Hindu Nationalism Is Rising In The West. The Governments Are Looking The Other Way.

Hindu Nationalism Is Rising In The West. The Governments Are Looking The Other Way.
The West which defeated fascism in the 1940s and established democracies is, unfortunately, shutting its eyes to the rise of Hindu nationalism. Instead Western governments are providing space for this ideology to flourish.

When Rishi Sunak became the Prime Minister of the United Kingdom last month, India went into raptures to celebrate his Indian origin. Many people believed it was an act of sweet revenge against the British who
had colonized the world. But when it came out that Sunak’s family had migrated from Gujranwala now in Pakistan, the celebrations turned from his  Indian origin to glorifying his being a devoted Hindu.

They cited his taking oath on Bhagwat Gita, the holy book of Hindu upper castes when he became an MP and also his frequent visit to temples and seeking blessings from cows.

But what has astonished observers is that Sunak’s ascendence to the top political office coincided with the first communal riot in Britain, when Hindus and Muslims clashed in the city of Leicester after a cricket match.

The situation escalated on September 17 when about 200 Hindu men marched through a Muslim-majority area of east Leicester. Wearing masks, hoodies and balaclavas, they chanted “Jai Shri Ram” (meaning “Hail Lord Ram”), a phrase synonymous with Hindu nationalist violence in India. It now appears not only a prime minister is shipped but South Asia has exported communal riots also to the UK.

Indians make up about 2.5 per cent of the total population of the UK and Sunak’s rise to the top post was appreciated as the symbol of flourishing diversity in the West, where even a member of the minority
community has the opportunity to take over the affairs of the country. Pakistani Muslims comprise 1.8 per cent of the UK population.

It also highlighted that Hindu nationalism has travelled beyond India’s borders. Besides the Hindu Swayamsevak Sangh (HSS) – a UK offshoot of patron of Hindu nationalists Rashtriya Swayamsevak Sangh (RSS), organisations like the Vishwa Hindu Parishad (VHP) which had played a major role in the demolition of the Babri Masjid in India in 1992 has its presence in the UK.

Savarkar and Hindu colonisers

Father of Hindutva VD Savarkar in his book, Essentials of Hindutva not only coined Hindutva but asked Hindus going abroad to be colonisers. Author Vinayak Chaturvedi in his book, Hindutva and Violence; VD Savarkar and the Politics of History, cites the following: “In Essentials of Hindutva Savarkar argues that the hundreds of thousands of Hindus who had travelled as merchants and traders to farthest reaches of the globe were colonisers. His point was that these Hindus who had settled all over the world had the potential to “own the whole country” and “form a separate state”. In other words, diasporic Hindus had the potential for establishing a new world empire.”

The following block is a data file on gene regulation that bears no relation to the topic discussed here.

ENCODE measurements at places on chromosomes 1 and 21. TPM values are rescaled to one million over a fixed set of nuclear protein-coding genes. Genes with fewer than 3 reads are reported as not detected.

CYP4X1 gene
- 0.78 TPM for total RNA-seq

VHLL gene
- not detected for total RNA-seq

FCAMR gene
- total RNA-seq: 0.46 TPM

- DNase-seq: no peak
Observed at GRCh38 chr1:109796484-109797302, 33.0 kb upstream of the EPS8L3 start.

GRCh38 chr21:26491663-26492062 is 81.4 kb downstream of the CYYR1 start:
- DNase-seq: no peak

For Savarkar, the only geographical limit of Hindutva is the limits of the earth. His idea was not just a unified India or Akhand Bharat, but to give a greater ambition of colonising parts of the world to establish a new and global Hindu empire. RSS and the BJP are now working on this concept for establishing a global Hindu empire.

While these organizations were active in the UK and elsewhere since the 1960s, they got a fillip post-2014, when Narendra Modi took over power in 2014. Today the HSS and its subsidiary organisations have spread their wings in 48 countries.

“Today seven countries of this world have a person of Indian origin as a head of the state. All this has been possible because of organisations like the RSS that have kept the spirit of Indian nationalism and values alive in the hearts and minds of millions of people living outside India. This is the true spirit of nationalism,” senior BJP leader Vijay Jolly told The Friday Times.

Jolly had been in charge of BJP’s Overseas Affairs. He says starting from Kamala Harris in the US to Rishi Sunak in the UK, today counties including Fiji, Portuguese, Mauritius, Guyana, and Suriname have a head of state who is either a Hindu or that of Indian origin.